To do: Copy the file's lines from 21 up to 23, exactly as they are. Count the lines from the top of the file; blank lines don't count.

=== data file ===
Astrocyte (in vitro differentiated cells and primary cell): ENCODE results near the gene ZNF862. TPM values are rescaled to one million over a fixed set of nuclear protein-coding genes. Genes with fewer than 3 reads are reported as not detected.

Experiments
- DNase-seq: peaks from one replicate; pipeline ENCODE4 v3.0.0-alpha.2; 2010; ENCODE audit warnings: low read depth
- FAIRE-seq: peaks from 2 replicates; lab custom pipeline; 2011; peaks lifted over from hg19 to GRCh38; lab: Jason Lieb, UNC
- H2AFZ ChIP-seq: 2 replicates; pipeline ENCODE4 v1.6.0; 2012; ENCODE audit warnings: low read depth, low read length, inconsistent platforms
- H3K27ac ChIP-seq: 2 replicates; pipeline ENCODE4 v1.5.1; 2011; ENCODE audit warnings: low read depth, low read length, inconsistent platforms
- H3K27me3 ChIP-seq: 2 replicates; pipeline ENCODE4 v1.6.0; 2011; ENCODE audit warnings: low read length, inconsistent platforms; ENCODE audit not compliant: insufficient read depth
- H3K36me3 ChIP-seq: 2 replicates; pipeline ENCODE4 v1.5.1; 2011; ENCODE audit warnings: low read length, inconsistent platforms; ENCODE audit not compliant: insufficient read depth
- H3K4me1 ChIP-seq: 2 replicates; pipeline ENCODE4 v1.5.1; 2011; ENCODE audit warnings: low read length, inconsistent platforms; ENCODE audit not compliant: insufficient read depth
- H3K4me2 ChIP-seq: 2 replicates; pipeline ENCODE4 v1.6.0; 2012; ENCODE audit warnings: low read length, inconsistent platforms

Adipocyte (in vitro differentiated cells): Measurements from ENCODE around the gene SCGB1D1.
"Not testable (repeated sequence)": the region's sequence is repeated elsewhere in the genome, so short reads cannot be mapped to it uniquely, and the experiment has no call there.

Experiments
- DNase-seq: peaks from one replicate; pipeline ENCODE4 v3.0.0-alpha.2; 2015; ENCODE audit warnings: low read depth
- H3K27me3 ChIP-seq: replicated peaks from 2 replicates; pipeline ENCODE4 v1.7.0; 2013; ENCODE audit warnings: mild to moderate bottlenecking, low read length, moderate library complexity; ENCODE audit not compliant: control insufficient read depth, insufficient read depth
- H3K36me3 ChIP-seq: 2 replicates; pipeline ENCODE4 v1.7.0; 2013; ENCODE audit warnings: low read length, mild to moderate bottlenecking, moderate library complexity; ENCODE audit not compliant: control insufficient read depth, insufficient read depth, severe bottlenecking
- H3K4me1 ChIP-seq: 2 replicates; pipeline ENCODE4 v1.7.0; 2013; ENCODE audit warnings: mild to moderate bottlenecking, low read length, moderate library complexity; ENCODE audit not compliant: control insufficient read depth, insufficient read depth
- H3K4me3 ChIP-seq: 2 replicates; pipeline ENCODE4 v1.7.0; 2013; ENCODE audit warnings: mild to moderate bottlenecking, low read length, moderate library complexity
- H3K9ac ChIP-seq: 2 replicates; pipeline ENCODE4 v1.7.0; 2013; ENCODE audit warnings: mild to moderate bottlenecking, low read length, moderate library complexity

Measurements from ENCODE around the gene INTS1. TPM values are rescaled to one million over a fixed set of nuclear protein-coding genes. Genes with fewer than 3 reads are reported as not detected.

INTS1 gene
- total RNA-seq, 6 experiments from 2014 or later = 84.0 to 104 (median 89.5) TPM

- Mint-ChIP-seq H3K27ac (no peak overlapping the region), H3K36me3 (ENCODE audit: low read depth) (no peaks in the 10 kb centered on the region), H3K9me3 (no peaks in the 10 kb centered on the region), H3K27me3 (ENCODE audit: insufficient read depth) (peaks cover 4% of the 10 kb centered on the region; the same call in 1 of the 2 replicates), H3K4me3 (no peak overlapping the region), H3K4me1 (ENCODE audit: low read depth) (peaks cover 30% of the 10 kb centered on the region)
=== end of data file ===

INTS1 gene
- total RNA-seq, 6 experiments from 2014 or later = 84.0 to 104 (median 89.5) TPM

- Mint-ChIP-seq H3K27ac (no peak overlapping the region), H3K36me3 (ENCODE audit: low read depth) (no peaks in the 10 kb centered on the region), H3K9me3 (no peaks in the 10 kb centered on the region), H3K27me3 (ENCODE audit: insufficient read depth) (peaks cover 4% of the 10 kb centered on the region; the same call in 1 of the 2 replicates), H3K4me3 (no peak overlapping the region), H3K4me1 (ENCODE audit: low read depth) (peaks cover 30% of the 10 kb centered on the region)